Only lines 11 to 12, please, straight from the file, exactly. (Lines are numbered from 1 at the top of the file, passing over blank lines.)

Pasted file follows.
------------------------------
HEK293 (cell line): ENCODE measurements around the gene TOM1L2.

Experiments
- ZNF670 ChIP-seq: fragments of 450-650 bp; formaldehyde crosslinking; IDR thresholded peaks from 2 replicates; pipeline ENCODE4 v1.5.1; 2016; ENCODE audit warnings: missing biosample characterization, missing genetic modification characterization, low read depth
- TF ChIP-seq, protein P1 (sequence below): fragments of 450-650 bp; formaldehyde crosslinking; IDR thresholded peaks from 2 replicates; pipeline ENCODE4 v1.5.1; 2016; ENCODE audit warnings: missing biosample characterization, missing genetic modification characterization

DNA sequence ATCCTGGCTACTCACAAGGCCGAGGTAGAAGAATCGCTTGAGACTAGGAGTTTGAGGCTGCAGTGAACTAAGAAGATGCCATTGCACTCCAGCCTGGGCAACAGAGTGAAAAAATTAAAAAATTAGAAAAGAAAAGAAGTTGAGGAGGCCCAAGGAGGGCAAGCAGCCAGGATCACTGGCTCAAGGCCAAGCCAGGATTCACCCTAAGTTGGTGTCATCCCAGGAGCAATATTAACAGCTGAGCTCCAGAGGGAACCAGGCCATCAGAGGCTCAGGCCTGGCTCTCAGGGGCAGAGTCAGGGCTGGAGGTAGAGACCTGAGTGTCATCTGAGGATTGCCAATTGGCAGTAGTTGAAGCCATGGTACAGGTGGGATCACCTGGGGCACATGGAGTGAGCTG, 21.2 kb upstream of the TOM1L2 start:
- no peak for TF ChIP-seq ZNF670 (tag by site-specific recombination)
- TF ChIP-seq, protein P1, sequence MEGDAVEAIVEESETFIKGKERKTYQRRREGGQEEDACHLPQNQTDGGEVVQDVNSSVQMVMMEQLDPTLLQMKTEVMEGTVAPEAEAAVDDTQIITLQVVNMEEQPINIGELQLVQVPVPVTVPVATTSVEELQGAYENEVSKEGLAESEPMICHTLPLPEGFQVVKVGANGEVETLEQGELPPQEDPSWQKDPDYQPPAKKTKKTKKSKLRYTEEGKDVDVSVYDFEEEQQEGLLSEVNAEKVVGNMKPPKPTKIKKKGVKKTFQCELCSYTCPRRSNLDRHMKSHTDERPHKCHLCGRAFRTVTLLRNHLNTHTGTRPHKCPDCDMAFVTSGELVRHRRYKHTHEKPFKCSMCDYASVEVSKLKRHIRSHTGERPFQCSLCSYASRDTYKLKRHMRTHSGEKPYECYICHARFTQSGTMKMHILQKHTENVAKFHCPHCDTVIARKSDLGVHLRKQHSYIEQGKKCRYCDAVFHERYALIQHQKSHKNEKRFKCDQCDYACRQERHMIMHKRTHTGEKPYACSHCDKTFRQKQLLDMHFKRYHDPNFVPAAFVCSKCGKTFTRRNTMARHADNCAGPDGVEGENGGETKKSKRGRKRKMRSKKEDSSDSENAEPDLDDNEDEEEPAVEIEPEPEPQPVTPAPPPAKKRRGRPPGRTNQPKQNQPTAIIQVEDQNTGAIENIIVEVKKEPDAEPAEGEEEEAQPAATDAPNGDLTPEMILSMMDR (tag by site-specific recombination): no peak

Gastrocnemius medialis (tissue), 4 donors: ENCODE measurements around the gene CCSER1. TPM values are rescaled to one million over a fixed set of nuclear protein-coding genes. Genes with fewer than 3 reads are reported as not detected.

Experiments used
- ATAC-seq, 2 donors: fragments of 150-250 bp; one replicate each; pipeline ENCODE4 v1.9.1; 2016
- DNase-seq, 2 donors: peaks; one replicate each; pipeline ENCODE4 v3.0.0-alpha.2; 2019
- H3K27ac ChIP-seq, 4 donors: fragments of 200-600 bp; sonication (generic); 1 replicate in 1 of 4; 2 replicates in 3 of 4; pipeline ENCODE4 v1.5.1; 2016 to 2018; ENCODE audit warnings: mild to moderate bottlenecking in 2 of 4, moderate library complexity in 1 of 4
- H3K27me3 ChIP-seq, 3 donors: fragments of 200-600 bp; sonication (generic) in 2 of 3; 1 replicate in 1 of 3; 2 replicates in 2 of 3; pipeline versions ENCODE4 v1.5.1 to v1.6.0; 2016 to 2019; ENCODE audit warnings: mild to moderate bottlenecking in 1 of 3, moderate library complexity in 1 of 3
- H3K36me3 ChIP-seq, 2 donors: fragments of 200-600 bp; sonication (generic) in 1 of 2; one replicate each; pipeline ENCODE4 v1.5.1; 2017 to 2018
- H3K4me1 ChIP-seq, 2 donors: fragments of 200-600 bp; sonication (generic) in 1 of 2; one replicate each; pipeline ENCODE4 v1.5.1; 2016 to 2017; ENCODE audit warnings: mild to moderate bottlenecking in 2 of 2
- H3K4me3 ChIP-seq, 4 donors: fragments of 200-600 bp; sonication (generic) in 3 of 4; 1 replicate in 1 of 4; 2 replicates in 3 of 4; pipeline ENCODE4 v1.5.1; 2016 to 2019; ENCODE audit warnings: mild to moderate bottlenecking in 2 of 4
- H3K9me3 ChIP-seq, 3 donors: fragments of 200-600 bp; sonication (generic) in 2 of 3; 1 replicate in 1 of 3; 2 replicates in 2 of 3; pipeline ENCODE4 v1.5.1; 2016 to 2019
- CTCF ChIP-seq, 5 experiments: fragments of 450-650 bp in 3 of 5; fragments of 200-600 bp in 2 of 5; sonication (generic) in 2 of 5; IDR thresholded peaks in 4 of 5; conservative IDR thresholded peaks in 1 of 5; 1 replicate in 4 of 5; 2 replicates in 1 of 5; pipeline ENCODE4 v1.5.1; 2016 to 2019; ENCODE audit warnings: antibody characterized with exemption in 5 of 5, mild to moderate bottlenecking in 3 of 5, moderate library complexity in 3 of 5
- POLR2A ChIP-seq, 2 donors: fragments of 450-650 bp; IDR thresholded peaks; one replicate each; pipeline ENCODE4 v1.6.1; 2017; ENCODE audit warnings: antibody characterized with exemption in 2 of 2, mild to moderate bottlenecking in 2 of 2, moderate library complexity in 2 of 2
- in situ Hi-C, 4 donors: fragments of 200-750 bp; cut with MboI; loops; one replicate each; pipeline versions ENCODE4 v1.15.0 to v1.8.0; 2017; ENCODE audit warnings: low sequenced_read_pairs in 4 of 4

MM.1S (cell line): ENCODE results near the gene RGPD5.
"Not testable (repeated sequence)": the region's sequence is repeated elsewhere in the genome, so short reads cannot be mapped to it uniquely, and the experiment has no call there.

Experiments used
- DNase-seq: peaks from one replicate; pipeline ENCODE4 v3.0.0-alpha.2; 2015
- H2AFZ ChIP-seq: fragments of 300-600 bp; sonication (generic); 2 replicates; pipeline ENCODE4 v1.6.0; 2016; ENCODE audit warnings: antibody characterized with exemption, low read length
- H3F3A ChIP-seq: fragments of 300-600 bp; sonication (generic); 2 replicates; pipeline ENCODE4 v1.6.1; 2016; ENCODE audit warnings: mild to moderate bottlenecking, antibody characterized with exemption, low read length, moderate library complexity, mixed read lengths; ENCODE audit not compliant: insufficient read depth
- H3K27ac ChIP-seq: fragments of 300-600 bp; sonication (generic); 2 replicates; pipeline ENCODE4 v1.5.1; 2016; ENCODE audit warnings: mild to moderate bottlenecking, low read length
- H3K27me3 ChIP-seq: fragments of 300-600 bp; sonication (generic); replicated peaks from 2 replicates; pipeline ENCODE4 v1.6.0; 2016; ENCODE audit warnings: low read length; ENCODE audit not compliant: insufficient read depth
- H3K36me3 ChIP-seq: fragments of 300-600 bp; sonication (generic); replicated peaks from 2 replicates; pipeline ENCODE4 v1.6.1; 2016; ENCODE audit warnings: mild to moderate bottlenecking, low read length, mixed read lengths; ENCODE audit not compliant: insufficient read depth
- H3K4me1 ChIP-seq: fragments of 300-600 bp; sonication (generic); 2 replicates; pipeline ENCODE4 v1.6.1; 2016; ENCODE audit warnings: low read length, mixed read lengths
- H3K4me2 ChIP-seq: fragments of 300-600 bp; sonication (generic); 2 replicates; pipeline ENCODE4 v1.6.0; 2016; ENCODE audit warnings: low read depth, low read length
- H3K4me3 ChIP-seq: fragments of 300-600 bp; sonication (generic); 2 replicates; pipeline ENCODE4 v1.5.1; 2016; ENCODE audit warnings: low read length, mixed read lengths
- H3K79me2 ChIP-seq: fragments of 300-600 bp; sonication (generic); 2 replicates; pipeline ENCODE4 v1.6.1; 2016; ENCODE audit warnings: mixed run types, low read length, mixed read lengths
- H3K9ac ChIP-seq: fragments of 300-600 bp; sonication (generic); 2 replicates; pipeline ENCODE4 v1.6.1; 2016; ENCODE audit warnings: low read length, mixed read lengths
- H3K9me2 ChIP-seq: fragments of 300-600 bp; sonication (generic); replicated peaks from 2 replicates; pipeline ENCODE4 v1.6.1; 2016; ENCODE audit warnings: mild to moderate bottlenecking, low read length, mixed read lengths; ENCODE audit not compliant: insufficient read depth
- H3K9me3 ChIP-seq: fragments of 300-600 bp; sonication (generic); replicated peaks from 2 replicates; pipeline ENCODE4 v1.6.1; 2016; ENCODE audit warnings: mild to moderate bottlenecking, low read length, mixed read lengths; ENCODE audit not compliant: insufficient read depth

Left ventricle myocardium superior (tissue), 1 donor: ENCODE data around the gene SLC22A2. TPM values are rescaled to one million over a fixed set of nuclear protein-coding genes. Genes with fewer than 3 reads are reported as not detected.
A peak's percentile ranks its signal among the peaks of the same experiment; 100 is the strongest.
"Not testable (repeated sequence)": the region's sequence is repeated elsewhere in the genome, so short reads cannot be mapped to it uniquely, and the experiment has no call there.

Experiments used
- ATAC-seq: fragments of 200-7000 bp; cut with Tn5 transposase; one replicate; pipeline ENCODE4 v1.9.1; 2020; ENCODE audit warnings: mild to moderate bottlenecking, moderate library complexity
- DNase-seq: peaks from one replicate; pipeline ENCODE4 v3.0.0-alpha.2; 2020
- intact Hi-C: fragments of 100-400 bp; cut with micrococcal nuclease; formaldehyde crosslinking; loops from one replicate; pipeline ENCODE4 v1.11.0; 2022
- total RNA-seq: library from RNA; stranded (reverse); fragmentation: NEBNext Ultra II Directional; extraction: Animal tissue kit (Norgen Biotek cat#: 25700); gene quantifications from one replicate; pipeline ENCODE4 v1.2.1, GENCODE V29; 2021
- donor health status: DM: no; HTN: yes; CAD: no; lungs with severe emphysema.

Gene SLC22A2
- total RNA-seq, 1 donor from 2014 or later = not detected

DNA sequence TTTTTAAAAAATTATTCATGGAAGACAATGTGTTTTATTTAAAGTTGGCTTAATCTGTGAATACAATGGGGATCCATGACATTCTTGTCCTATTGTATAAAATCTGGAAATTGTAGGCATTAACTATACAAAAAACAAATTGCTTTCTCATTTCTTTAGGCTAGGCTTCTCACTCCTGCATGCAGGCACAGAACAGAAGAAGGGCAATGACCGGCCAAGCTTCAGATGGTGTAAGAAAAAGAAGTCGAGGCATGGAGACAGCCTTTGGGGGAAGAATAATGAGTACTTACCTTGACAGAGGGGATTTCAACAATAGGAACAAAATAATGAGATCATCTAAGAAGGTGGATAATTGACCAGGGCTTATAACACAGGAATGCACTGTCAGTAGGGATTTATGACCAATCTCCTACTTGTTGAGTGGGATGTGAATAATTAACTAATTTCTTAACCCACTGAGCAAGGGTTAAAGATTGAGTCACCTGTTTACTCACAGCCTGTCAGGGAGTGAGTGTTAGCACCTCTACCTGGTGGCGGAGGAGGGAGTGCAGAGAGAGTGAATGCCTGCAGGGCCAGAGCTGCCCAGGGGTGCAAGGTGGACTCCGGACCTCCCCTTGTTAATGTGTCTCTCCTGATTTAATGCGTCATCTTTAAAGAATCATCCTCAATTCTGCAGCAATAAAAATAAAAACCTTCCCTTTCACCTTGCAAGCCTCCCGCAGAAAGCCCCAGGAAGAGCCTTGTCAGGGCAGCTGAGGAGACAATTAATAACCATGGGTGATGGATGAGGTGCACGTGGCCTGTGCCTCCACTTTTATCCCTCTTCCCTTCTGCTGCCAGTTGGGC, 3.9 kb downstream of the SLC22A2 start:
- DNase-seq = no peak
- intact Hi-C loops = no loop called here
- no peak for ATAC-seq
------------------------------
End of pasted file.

- DNase-seq, 2 donors: peaks; one replicate each; pipeline ENCODE4 v3.0.0-alpha.2; 2019
- H3K27ac ChIP-seq, 4 donors: fragments of 200-600 bp; sonication (generic); 1 replicate in 1 of 4; 2 replicates in 3 of 4; pipeline ENCODE4 v1.5.1; 2016 to 2018; ENCODE audit warnings: mild to moderate bottlenecking in 2 of 4, moderate library complexity in 1 of 4